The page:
Kjersten Nett, R.D., L.D.
Speaking of HealthDo you need to say goodbye to gluten?May 16, 2019
Making healthy meal choices while juggling a busy schedule can be a challenge. Ordering takeout meals from a restaurant can be a convenient solution to this problem. Not only this, but they are an option for the days when you don't feel like cooking at home and a good way to support local businesses.
While ordering takeout has its benefits, it also has its risks. Food that spends time outside of heating or cooling elements, like ovens, toaster ovens or refrigerators, can begin to grow harmful bacteria, which can then make you sick. However, this can be prevented by following a few simple safety measures.
Here are 5 tips to make sure your takeout meal is safe for you and your family:
1. Keep your trip short.
The most important tip to remember is to reduce the amount of time between pickup and mealtime. To lower the chance of the food becoming contaminated, plan to eat your meal as soon as you return home. Refrigerate leftovers immediately after the meal is finished.
2. Keep foods of different temperatures separate.
Do your best to keep hot foods hot and cold foods cold. Ask the restaurant to package these items separately. For example, if you order a fish fry with sides, ask for the cold coleslaw to be packaged separately from the hot fish. If you need to travel more than 30 minutes, bring a few insulated coolers to maintain food temperatures. While coolers are effective at keeping food cold, they also can be used to maintain warmer temperatures.
3. Practice personal hygiene.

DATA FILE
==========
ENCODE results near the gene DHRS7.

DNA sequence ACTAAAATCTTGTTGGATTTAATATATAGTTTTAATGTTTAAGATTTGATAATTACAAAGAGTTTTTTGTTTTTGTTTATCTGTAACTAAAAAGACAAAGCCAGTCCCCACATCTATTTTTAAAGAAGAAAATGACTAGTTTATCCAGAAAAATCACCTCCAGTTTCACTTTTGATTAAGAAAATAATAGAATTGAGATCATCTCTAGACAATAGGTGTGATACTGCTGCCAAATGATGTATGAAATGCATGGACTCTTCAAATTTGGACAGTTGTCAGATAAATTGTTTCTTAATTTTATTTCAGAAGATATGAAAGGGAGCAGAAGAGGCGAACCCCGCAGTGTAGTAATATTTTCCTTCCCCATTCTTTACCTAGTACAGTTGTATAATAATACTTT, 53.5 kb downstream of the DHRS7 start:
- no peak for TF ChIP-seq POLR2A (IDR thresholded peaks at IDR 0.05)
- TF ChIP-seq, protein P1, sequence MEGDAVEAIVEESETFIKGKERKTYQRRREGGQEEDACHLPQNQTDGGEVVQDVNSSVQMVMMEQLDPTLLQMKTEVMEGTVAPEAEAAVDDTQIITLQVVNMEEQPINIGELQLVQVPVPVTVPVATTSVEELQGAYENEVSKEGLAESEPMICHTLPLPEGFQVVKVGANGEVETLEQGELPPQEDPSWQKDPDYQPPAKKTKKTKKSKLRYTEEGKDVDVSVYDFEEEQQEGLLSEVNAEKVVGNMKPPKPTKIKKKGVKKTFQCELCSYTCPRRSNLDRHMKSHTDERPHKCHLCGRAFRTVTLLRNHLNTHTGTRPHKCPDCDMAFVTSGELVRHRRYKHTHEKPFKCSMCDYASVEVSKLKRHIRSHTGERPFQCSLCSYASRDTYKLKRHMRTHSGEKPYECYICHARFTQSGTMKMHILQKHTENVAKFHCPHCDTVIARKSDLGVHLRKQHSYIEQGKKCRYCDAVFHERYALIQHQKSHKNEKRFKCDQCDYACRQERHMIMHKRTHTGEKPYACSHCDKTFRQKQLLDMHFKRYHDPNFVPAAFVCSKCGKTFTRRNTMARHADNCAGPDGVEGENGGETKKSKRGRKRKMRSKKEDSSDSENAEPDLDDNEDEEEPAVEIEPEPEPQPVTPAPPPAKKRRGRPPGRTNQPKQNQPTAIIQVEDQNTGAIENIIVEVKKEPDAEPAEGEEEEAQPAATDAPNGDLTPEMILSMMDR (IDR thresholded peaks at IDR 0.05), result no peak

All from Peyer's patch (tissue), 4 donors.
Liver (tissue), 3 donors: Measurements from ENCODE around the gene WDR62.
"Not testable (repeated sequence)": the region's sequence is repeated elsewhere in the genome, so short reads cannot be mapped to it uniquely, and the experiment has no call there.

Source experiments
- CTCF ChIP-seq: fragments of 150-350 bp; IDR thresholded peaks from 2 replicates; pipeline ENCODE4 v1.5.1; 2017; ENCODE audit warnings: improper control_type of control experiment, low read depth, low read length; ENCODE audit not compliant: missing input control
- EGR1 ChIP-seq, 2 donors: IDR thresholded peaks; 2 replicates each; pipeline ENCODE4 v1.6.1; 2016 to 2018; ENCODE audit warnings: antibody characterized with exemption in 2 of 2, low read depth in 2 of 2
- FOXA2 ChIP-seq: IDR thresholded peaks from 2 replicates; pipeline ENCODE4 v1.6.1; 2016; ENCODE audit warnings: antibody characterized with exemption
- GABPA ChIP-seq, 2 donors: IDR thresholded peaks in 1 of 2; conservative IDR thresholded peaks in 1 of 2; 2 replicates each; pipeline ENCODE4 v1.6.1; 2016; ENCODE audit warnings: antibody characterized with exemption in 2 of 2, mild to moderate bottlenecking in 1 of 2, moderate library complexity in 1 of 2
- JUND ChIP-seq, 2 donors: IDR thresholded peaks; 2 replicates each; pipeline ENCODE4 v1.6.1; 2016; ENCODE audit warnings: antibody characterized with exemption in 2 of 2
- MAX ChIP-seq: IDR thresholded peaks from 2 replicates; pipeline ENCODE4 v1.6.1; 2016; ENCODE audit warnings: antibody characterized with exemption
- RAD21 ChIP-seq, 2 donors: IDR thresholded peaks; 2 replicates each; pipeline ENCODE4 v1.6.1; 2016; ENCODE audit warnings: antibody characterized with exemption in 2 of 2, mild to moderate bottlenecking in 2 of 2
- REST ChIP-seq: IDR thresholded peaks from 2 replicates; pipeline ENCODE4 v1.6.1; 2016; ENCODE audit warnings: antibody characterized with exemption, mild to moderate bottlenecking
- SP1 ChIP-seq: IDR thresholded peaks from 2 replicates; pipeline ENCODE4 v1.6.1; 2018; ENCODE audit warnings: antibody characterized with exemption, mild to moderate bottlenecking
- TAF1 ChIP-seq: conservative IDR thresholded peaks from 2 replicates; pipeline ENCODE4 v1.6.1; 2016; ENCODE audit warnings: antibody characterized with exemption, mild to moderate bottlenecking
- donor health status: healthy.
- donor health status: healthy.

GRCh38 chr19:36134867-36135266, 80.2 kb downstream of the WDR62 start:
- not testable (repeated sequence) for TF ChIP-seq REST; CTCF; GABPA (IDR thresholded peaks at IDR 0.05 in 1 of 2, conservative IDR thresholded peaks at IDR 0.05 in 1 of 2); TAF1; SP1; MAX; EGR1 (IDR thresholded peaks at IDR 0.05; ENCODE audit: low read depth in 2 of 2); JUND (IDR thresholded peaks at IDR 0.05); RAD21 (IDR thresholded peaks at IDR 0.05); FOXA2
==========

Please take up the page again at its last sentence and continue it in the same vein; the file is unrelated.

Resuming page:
Exercise good personal hygiene by washing your hands frequently to prevent contamination of yourself or others. Wipe down kitchen utensils and surfaces frequently with a cleaning solution that contains bleach, and replace hand towels, washcloths and sponges daily. Finally, use separate utensils for tasting or sampling when you are cooking or dining with other people.
4. Rotate leftovers.
Takeout meals may result in leftovers. Store leftovers in an airtight container and label with the date. Depending on the food item, leftovers can safely be consumed for two or three days. Take inventory of items in your refrigerator frequently. Throw out leftovers that are more than a couple days old, and any foods that have expired. A good mantra to remember is "when it doubt, throw it out."
5. Reheat leftovers properly.
When you're ready to eat leftovers, reheat them on the stove, in a conventional oven or microwave until the internal temperature reaches 165 F (74 C). Slow cookers aren't recommended for reheating leftovers because these devices may not heat foods hot enough to kill bacteria. They may also reheat your foods too slowly and result in bacteria growth.
The convenience of takeout can come at a nutritional price as well. Large portions of food filled with excess salt, fat and/or sugar prepared in less desirable ways can make meeting healthy eating goals more difficult.
Remember these tips when you are in a time crunch and order takeout for a quick meal:
- Pair broiled or baked chicken with a vegetable or fruit and a healthy starch at home.
- Pick items that are baked, broiled or grilled instead of fried.
- Substitute fresh fruit or a salad for a side rather than fries.
- Ask for condiments, such as salad dressing, on the side so you can decide how much to add.
- Split a meal with someone else.
By following these tips, your family can have healthy and safe meals as you juggle your full schedules.